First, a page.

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Requirement Engineering

Requirements engineering (RE) refers to the process of defining, documenting, and maintaining requirements in the engineering design process. Requirement engineering provides the appropriate mechanism to understand what the customer desires, analyzing the need, and assessing feasibility, negotiating a reasonable solution, specifying the solution clearly, validating the specifications and managing the requirements as they are transformed into a working system. Thus, requirement engineering is the disciplined application of proven principles, methods, tools, and notation to describe a proposed system's intended behavior and its associated constraints.

Requirement Engineering Process

It is a four-step process, which includes -

  1. Feasibility Study
  2. Requirement Elicitation and Analysis
  3. Software Requirement Specification
  4. Software Requirement Validation
  5. Software Requirement Management
Requirement Engineering

1. Feasibility Study:

The objective behind the feasibility study is to create the reasons for developing the software that is acceptable to users, flexible to change and conformable to established standards.

Types of Feasibility:

  1. Technical Feasibility - Technical feasibility evaluates the current technologies, which are needed to accomplish customer requirements within the time and budget.
  2. Operational Feasibility - Operational feasibility assesses the range in which the required software performs a series of levels to solve business problems and customer requirements.
  3. Economic Feasibility - Economic feasibility decides whether the necessary software can generate financial profits for an organization.

2. Requirement Elicitation and Analysis:

This is also known as the gathering of requirements. Here, requirements are identified with the help of customers and existing systems processes, if available.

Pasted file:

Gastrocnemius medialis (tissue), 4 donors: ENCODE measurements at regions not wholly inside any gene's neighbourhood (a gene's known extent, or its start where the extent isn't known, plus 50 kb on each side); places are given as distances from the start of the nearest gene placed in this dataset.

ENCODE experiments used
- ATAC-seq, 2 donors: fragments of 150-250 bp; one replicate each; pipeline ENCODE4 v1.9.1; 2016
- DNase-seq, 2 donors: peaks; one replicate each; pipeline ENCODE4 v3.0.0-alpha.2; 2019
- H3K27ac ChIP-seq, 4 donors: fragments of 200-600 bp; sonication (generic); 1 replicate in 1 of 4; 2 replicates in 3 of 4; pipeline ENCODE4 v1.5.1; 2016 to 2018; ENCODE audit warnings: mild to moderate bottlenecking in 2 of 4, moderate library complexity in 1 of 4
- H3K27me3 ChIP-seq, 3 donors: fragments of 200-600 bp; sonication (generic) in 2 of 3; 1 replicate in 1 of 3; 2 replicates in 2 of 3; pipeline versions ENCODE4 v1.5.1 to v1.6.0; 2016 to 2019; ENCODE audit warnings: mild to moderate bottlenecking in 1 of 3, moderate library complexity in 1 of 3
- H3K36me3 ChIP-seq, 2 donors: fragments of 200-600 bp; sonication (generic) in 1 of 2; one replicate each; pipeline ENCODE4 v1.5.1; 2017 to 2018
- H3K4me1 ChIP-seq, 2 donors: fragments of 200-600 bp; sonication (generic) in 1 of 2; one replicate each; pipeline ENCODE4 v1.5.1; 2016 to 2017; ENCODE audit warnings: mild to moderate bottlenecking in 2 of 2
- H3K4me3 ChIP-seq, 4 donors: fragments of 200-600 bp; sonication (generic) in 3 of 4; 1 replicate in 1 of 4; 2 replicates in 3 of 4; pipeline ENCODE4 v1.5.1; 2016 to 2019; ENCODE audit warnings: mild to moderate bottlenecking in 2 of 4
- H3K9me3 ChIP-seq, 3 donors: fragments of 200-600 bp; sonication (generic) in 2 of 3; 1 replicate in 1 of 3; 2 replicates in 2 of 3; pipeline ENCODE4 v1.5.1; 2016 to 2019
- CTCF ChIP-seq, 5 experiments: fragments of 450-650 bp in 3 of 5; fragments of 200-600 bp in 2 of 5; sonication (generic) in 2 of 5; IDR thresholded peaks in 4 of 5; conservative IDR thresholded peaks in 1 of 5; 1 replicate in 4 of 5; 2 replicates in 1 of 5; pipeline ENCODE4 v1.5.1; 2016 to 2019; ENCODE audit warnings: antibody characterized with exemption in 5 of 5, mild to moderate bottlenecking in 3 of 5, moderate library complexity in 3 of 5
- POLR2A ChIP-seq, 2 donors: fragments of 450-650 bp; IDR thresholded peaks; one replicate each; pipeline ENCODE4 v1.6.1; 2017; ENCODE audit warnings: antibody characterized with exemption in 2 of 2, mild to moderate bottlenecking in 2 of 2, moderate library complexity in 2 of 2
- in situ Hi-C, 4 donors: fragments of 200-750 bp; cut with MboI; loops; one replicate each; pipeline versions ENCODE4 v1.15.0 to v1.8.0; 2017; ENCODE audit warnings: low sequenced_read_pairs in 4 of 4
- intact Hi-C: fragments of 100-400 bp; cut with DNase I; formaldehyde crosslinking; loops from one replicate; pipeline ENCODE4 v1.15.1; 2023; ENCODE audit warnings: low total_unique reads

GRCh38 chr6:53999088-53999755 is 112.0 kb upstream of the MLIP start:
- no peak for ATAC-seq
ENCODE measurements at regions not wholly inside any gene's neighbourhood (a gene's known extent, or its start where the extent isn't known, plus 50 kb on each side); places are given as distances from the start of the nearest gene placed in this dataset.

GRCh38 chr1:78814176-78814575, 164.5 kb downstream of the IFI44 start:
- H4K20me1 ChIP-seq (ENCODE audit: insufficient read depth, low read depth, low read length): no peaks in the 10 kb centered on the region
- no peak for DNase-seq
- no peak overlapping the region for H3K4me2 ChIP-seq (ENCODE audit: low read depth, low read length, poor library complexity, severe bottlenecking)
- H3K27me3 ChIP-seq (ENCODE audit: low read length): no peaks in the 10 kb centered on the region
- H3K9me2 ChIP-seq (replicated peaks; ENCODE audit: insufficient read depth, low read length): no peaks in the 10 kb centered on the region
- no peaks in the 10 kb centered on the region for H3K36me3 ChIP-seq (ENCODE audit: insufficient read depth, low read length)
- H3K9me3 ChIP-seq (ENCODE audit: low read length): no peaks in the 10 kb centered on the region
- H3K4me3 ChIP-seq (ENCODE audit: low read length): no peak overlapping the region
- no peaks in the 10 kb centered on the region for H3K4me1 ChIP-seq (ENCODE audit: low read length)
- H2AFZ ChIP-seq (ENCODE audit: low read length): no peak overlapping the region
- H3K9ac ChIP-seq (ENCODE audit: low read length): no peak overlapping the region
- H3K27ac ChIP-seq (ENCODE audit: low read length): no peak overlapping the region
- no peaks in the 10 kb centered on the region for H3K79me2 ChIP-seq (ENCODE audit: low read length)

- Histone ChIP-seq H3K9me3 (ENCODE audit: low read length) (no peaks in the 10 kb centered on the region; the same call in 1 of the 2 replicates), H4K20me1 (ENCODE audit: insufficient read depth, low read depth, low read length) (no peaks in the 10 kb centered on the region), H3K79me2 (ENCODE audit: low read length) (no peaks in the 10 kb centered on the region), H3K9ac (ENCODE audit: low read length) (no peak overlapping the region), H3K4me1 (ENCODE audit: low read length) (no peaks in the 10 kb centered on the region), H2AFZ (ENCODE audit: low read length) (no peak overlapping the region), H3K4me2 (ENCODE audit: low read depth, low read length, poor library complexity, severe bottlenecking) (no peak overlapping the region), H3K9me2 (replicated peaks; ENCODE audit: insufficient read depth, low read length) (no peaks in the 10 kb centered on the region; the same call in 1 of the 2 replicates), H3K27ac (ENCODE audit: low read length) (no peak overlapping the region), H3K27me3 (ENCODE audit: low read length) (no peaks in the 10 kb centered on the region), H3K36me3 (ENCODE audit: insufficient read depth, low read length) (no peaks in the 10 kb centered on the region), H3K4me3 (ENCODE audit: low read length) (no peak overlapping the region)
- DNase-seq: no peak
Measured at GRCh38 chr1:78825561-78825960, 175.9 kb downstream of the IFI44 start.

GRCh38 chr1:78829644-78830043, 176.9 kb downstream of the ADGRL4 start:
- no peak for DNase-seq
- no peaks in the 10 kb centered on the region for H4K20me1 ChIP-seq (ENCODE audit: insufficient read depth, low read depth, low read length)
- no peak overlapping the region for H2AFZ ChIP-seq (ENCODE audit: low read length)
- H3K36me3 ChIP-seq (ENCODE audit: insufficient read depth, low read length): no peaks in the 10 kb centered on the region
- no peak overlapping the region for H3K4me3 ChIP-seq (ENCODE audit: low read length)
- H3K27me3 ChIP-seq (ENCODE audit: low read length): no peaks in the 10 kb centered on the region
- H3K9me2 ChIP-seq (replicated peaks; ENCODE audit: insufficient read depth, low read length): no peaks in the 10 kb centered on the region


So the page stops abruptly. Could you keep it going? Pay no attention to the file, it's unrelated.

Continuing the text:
Analysis of requirements starts with requirement elicitation. The requirements are analyzed to identify inconsistencies, defects, omission, etc. We describe requirements in terms of relationships and also resolve conflicts if any.

Problems of Elicitation and Analysis

  • Getting all, and only, the right people involved.
  • Stakeholders often don't know what they want
  • Stakeholders express requirements in their terms.
  • Stakeholders may have conflicting requirements.
  • Requirement change during the analysis process.
  • Organizational and political factors may influence system requirements.
Requirement Engineering

3. Software Requirement Specification:

Software requirement specification is a kind of document which is created by a software analyst after the requirements collected from the various sources - the requirement received by the customer written in ordinary language. It is the job of the analyst to write the requirement in technical language so that they can be understood and beneficial by the development team.

The models used at this stage include ER diagrams, data flow diagrams (DFDs), function decomposition diagrams (FDDs), data dictionaries, etc.

  • Data Flow Diagrams: Data Flow Diagrams (DFDs) are used widely for modeling the requirements. DFD shows the flow of data through a system. The system may be a company, an organization, a set of procedures, a computer hardware system, a software system, or any combination of the preceding. The DFD is also known as a data flow graph or bubble chart.